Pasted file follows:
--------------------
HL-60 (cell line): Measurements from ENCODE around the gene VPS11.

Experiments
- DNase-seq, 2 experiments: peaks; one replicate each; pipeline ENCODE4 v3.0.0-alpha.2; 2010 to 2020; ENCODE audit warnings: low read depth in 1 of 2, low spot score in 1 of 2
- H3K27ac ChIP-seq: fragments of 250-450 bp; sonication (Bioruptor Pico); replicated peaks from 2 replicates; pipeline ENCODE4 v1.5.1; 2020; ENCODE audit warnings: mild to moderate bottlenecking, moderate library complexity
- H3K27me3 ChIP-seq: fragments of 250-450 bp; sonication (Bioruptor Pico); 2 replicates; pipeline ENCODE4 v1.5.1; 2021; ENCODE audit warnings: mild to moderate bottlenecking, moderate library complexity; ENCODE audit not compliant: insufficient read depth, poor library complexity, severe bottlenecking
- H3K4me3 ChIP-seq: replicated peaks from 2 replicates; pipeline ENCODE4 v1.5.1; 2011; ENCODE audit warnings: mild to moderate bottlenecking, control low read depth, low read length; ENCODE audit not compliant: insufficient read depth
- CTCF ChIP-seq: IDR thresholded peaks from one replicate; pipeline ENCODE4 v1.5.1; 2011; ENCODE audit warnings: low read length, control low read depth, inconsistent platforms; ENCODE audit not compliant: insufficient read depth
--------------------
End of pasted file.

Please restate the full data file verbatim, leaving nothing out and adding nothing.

HL-60 (cell line): Measurements from ENCODE around the gene VPS11.

Experiments
- DNase-seq, 2 experiments: peaks; one replicate each; pipeline ENCODE4 v3.0.0-alpha.2; 2010 to 2020; ENCODE audit warnings: low read depth in 1 of 2, low spot score in 1 of 2
- H3K27ac ChIP-seq: fragments of 250-450 bp; sonication (Bioruptor Pico); replicated peaks from 2 replicates; pipeline ENCODE4 v1.5.1; 2020; ENCODE audit warnings: mild to moderate bottlenecking, moderate library complexity
- H3K27me3 ChIP-seq: fragments of 250-450 bp; sonication (Bioruptor Pico); 2 replicates; pipeline ENCODE4 v1.5.1; 2021; ENCODE audit warnings: mild to moderate bottlenecking, moderate library complexity; ENCODE audit not compliant: insufficient read depth, poor library complexity, severe bottlenecking
- H3K4me3 ChIP-seq: replicated peaks from 2 replicates; pipeline ENCODE4 v1.5.1; 2011; ENCODE audit warnings: mild to moderate bottlenecking, control low read depth, low read length; ENCODE audit not compliant: insufficient read depth
- CTCF ChIP-seq: IDR thresholded peaks from one replicate; pipeline ENCODE4 v1.5.1; 2011; ENCODE audit warnings: low read length, control low read depth, inconsistent platforms; ENCODE audit not compliant: insufficient read depth